(Physorg; 23 ;March 2017)
Scientists at BAE Systems and City, University of London have revealed how research work on how falcons fly is inspiring new technologies for aircraft that could contribute to their safety in the air, aerodynamics and fuel efficiency. The technologies could be applied within the next 20 years.
The scientists have developed several concepts following research into how the peregrine falcon – the world’s fastest bird – is able to stay in control and airborne at speeds of up to 200mph, even in high winds. The technologies being developed include ‘sensory feathers’ – 3-D-printed polymer ‘hair’ filaments which would act like sensors on the body of an aircraft, providing an early warning system if it began to stall. Similarly, more densely packed passive polymer filaments may also be capable of changing the airflow very close to the surface of the aircraft which could reduce ‘drag’ on the aircraft wing-skin. Aerodynamic drag ultimately slows aircraft in flight.
A further technology has been inspired by the falcon’s ability to stabilise itself after swooping or landing by ruffling its feathers. Small flexible or hinged flaps on an aircraft could allow the wing to manoeuvre quickly and land more safely at lower speeds. The added safety margin gained using this approach could allow future aircraft of a more compact design or to carry more fuel. In addition, the research so far has shown that the flaps could potentially lower aircraft noise pollution.
Professor Christoph Bruecker from City’s Aeronautical Engineering department, said: “The peregrine falcon is the world’s fastest bird, able to dive for prey at incredibly steep angles and high velocities. The research work has been truly fascinating and I am sure it will deliver some real innovation and benefits for the aerospace sector.”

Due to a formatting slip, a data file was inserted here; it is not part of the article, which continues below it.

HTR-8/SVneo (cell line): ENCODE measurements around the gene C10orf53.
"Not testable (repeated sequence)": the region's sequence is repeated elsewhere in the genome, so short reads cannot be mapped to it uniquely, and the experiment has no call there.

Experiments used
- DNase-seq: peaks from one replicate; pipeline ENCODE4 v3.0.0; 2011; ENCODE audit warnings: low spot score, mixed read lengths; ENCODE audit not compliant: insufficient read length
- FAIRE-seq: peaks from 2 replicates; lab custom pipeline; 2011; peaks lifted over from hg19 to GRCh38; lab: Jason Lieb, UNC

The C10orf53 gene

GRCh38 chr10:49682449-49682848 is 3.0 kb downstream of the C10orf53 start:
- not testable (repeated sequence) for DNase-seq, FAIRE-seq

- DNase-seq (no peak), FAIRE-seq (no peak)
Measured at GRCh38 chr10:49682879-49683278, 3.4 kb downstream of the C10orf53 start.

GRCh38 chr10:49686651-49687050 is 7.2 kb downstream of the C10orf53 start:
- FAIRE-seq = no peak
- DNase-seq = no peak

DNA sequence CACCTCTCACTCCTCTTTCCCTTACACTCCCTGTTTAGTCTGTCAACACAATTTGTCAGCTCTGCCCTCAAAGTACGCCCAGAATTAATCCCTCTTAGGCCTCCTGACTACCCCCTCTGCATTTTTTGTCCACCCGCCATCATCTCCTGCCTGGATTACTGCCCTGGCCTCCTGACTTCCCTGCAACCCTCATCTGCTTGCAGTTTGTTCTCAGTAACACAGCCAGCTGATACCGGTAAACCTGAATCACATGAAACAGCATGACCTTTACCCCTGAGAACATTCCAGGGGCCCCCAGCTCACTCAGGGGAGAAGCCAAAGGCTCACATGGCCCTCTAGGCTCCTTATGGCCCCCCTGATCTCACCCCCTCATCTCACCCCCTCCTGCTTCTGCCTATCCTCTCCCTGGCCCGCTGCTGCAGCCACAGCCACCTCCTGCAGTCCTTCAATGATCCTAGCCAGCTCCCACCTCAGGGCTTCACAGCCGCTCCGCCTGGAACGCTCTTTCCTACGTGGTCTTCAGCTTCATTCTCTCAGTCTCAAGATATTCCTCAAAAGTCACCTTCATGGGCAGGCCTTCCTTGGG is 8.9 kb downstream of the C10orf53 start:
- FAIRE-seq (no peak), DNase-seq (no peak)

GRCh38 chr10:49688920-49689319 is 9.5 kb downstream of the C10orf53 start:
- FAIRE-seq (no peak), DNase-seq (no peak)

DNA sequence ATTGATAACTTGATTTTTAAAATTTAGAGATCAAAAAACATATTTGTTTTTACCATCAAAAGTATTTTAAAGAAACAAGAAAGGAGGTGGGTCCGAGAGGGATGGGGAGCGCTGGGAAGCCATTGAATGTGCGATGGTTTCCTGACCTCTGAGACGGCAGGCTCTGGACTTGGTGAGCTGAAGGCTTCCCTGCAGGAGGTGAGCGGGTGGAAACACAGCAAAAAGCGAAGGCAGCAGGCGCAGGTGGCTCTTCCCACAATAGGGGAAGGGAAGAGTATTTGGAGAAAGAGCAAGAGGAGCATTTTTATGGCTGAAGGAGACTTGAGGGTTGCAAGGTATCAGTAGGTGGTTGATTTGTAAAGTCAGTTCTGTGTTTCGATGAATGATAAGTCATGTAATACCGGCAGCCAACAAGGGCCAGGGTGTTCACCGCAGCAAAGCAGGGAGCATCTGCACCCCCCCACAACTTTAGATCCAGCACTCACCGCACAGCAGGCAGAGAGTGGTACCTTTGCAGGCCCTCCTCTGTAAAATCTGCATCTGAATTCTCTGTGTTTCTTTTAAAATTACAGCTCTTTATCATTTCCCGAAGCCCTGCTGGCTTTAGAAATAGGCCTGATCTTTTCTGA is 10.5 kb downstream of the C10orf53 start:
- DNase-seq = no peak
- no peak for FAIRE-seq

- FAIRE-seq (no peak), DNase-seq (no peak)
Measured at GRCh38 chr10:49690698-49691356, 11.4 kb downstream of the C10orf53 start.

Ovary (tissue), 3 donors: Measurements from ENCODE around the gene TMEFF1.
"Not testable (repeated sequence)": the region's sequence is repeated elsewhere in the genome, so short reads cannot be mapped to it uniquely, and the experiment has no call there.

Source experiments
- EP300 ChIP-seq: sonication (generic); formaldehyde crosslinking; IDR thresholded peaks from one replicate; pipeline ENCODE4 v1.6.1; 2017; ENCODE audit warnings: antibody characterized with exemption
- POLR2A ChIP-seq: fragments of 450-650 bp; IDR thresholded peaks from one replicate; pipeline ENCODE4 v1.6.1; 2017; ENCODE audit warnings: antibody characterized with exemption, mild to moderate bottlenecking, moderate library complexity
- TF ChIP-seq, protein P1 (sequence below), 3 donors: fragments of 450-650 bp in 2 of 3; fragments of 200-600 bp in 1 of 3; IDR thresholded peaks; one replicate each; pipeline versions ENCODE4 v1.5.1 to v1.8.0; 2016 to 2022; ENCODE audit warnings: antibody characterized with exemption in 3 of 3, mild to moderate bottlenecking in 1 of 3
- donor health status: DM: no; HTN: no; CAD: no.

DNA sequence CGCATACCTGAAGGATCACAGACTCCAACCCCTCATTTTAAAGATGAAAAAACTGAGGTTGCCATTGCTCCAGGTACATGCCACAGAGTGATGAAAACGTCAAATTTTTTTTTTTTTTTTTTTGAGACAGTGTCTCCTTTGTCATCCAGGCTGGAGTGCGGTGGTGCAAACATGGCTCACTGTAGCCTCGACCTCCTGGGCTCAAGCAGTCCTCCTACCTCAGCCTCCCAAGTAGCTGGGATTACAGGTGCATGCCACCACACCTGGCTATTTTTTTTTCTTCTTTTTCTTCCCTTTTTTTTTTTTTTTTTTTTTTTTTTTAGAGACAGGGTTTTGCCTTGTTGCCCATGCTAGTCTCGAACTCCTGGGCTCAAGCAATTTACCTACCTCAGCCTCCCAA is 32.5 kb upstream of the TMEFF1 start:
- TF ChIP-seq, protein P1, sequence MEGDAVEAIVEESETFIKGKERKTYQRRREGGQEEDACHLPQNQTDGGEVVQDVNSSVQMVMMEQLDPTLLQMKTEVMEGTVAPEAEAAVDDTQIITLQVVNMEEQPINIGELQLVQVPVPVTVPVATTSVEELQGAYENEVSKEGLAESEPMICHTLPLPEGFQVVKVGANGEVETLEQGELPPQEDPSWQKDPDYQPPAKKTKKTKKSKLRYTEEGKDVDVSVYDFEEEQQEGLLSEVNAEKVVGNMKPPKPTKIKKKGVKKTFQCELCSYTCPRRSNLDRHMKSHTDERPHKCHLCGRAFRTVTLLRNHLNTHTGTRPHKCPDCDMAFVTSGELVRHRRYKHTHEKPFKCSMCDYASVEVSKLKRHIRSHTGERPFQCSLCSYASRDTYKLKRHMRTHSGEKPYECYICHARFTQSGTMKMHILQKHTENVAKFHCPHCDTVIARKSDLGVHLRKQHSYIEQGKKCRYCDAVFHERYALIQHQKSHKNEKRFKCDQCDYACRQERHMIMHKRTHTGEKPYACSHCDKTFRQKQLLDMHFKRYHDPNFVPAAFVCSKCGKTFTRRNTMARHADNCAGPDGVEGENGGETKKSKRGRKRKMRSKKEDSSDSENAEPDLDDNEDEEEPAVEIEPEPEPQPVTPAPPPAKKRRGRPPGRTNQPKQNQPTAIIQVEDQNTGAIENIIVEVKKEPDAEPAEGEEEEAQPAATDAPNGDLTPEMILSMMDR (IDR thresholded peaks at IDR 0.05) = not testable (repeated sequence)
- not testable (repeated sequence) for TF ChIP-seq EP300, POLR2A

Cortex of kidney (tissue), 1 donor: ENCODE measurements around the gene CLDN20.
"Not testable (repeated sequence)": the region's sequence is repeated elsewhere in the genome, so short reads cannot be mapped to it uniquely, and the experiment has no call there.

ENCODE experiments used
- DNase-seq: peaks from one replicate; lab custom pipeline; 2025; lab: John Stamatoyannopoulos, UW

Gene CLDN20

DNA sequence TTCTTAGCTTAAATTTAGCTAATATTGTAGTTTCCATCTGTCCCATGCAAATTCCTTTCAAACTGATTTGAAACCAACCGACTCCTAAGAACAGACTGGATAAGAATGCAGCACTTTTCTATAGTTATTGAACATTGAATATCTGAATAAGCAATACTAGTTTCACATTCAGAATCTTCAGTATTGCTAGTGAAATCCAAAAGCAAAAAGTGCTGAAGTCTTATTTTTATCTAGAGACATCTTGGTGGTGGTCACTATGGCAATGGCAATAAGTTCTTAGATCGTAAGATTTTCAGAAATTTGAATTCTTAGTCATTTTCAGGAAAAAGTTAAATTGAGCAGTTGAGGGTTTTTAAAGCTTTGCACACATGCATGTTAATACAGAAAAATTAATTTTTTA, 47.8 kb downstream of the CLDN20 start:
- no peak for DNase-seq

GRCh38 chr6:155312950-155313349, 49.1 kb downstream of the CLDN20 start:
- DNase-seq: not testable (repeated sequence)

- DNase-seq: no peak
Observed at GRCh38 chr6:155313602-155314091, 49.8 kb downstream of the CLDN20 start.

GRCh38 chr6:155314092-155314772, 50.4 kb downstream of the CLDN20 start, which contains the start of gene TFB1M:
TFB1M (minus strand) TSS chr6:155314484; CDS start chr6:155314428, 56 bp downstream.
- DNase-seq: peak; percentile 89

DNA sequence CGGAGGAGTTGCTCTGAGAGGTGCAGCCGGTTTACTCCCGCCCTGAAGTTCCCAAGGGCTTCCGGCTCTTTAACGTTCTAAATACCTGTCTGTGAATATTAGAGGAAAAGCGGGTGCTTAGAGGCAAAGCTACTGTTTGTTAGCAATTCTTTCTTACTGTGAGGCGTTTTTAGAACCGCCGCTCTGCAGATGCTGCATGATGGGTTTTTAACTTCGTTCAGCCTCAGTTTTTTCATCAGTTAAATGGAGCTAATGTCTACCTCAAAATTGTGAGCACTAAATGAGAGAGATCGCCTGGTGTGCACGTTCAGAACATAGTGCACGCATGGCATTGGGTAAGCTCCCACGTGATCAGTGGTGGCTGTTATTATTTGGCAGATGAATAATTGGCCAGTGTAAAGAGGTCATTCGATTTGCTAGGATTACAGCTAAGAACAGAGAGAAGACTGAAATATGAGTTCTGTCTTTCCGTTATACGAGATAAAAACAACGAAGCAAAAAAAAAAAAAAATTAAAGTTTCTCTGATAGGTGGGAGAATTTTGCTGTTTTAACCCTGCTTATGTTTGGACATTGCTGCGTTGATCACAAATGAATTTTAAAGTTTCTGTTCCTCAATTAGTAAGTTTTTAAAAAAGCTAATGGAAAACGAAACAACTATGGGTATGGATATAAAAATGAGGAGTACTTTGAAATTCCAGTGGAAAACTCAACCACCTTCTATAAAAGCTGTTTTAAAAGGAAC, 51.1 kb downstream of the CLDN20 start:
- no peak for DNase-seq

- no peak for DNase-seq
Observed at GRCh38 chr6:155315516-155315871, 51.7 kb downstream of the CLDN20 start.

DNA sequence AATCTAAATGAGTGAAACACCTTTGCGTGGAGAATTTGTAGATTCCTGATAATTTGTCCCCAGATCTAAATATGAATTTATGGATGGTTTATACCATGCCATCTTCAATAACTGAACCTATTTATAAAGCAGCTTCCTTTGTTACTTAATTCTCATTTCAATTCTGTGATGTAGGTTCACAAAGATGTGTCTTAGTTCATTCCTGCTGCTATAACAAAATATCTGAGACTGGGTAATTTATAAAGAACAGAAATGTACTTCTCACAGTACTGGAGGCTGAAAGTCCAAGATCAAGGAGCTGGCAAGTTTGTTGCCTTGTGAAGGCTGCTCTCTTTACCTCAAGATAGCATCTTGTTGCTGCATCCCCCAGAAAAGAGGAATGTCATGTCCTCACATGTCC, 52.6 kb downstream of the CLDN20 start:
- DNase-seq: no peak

Professor Clyde Warsop, a specialist in Aerodynamic Flow Control from our military aircraft business based at Filton in Bristol and Warton in Lancashire added: “Working with Professor Christoph Bruecker and his team at City, we’ve investigated how we could apply the unique abilities of the peregrine falcon to aircraft. Bio-inspiration is not a new concept; many technologies that we use every day are increasingly inspired by animals and nature.”
(Francisco González Táboas & Leo Tamini; 21 march 2017)
A new light of hope opened last week for large seabirds when Argentina established the use of measures to prevent its death in fisheries.
The days are not easy in the South Atlantic. Life is hard on the ship. The bad weather, the waves of several meters of height and the constant movement make the tasks of the sailors more difficult. The days, weeks and months away from the families accumulate and make the mainland a very coveted good. However, most of these men – and women – on board love the sea. They love their fish, which give them work and livelihood to live. And they love birds too. The immense and impressive albatrosses and petrels are, along with dolphins and whales, faithful companions of the days on the high seas.
And there are a few times when they have to kill or sacrifice some of these birds, which are caught in the dragging cables of the nets. In fact they are many. It is estimated that every year between 9,000 and 18,000 black-browed albatrosses Thalassarche melanophrys die on only thirty Argentine freezer vessels fishing for hake.